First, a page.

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China Says US Award for Dalai Lama Gravely Undermines Relations


China says the United States has "gravely undermined" relations between the two countries by awarding Tibet's spiritual leader, the Dalai Lama, with its highest civilian medal.

Foreign ministry spokesman Liu Jianchao told reporters Thursday, that the United States needs to take concrete steps to make amends for what he called the "terrible impact" of its actions.

The ministry also summoned Washington's ambassador in Beijing to deliver a strong protest over the ceremony.

In Washington on Wednesday, President Bush personally presented the 72-year-old Buddhist monk with the Congressional Gold Medal and called on China's leaders to open talks with the Dalai Lama.

China accuses the Dalai Lama of seeking independence for Tibet.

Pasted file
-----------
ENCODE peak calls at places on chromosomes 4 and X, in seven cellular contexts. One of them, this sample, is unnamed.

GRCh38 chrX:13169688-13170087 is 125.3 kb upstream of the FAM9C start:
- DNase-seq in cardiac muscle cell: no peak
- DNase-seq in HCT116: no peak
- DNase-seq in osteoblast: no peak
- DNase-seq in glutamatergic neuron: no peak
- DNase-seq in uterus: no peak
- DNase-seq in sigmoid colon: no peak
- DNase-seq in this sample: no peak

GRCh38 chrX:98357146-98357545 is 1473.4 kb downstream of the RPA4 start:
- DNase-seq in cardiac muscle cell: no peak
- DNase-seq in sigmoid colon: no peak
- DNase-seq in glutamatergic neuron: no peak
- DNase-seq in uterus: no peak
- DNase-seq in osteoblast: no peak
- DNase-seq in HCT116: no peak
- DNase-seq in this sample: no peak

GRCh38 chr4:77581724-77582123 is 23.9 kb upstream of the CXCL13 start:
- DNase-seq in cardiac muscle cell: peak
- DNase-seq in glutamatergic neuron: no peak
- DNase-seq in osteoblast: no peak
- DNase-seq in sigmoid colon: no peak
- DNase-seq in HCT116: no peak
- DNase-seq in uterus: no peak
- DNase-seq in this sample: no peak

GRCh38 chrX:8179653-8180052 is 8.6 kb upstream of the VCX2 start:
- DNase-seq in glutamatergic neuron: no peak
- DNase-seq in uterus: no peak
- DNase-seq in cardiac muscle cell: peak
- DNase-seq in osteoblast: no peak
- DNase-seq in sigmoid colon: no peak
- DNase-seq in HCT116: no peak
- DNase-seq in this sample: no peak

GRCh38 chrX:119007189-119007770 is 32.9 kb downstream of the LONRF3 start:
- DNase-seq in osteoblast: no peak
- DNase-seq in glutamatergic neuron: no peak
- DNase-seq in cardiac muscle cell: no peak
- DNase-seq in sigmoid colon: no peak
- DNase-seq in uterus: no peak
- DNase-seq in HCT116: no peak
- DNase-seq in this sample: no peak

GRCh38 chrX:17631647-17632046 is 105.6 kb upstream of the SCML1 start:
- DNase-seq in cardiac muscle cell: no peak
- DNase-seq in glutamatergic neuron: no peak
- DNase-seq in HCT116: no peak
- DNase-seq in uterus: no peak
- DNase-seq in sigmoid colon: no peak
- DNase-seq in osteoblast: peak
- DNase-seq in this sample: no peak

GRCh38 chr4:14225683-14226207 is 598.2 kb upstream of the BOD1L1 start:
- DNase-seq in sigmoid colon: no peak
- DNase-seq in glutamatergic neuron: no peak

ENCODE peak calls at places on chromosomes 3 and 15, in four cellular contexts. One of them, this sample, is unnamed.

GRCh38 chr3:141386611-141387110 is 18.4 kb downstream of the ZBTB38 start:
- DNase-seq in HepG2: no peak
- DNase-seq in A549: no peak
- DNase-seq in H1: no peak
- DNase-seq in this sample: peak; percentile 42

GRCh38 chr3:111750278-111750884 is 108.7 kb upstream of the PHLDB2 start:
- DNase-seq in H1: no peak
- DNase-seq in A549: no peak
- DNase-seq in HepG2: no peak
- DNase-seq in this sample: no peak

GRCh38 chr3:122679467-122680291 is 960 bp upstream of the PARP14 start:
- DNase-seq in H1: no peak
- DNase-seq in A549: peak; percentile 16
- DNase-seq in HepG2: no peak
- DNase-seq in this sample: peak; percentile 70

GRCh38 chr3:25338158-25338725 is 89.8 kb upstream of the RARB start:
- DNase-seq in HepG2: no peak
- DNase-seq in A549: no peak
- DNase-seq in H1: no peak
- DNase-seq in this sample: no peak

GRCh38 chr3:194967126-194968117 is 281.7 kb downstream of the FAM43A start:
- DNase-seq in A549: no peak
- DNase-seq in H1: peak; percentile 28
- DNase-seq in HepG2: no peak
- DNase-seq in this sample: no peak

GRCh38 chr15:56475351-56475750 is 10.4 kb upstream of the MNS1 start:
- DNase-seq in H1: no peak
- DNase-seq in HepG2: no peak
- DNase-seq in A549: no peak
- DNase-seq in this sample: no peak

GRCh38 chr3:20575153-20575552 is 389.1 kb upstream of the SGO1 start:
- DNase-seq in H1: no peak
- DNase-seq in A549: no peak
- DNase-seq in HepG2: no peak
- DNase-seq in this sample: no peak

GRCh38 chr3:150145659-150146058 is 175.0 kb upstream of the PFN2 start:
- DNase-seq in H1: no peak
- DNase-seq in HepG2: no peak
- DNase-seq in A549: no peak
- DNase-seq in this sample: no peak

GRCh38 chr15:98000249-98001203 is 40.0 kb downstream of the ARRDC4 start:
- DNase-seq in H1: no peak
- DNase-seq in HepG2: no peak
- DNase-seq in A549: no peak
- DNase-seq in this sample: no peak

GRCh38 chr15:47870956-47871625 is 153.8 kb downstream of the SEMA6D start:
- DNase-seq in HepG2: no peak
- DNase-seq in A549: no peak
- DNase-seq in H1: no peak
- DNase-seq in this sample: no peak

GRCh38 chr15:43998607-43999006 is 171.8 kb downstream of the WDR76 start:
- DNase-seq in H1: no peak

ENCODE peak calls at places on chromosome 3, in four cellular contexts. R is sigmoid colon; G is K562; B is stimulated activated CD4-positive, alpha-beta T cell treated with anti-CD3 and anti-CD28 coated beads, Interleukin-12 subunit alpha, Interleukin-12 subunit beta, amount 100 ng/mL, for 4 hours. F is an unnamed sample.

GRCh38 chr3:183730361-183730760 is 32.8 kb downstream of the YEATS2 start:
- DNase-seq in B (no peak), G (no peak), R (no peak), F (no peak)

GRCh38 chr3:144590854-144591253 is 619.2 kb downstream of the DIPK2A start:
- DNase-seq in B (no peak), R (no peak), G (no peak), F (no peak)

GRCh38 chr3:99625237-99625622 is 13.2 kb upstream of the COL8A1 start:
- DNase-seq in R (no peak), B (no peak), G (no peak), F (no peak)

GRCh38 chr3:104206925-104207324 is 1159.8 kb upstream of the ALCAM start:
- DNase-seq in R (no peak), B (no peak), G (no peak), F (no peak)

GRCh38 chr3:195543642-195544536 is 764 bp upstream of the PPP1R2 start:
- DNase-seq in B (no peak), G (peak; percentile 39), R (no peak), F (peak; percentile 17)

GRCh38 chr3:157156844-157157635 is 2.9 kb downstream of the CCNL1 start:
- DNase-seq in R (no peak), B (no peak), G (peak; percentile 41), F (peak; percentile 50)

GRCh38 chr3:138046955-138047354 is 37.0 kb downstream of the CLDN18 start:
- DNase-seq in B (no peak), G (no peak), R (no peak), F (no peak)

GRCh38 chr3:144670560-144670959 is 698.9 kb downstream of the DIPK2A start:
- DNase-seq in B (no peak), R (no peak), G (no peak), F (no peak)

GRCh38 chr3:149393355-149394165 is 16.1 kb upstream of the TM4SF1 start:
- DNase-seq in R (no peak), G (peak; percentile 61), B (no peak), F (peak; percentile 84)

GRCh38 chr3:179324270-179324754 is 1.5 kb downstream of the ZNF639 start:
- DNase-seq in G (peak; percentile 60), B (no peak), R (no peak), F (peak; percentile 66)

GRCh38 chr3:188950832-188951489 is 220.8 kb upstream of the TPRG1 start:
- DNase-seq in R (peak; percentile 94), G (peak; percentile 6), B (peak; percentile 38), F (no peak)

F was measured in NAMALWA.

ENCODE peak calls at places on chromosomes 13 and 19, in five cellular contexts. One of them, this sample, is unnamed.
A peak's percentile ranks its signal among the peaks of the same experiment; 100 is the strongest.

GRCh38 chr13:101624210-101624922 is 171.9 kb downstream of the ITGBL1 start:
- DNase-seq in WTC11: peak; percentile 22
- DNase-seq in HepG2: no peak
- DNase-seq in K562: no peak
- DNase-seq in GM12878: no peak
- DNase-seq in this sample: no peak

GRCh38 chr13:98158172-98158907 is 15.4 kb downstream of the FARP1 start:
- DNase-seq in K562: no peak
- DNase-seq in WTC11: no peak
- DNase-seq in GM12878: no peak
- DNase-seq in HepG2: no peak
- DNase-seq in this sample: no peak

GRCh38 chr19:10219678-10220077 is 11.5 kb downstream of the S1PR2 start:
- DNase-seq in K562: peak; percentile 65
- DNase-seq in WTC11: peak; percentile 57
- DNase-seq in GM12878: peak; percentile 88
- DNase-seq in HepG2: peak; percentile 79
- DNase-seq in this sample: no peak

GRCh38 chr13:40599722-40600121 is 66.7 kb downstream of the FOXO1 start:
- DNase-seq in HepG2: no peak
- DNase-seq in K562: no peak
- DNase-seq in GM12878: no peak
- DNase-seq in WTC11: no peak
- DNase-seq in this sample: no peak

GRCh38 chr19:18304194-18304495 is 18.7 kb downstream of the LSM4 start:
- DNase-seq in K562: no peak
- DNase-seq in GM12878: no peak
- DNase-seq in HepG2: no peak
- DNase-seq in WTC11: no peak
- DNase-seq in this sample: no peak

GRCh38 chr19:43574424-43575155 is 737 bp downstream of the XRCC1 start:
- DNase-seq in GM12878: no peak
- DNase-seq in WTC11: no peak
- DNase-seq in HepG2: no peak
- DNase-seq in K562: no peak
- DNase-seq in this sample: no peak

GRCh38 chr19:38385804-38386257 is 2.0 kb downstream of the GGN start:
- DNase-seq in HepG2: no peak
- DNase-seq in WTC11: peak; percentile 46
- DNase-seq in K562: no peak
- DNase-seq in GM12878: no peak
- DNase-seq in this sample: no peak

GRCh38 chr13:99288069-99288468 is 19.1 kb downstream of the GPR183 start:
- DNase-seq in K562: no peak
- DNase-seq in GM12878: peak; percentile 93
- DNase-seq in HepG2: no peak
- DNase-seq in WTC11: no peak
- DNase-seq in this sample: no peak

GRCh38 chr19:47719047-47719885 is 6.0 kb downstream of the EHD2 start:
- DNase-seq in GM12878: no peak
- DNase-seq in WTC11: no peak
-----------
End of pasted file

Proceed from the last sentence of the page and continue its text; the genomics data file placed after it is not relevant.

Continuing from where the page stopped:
In his remarks, the Dalai Lama reiterated his desire for the Tibetan people to have meaningful autonomy within China.

The Dalai Lama thanked Americans for their unwavering support for the Tibetan people. He said the congressional award will send a powerful message to those promoting peace, understanding and harmony.

Even before the ceremony took place, China protested, and pulled out of U.S.-sponsored international talks this week on Iran's nuclear program.

Last month, Beijing canceled annual human rights talks with Germany that were to be held in December after German Chancellor Angela Merkel met with the Dalai Lama.

Some information for this report was provided by AP and Reuters.

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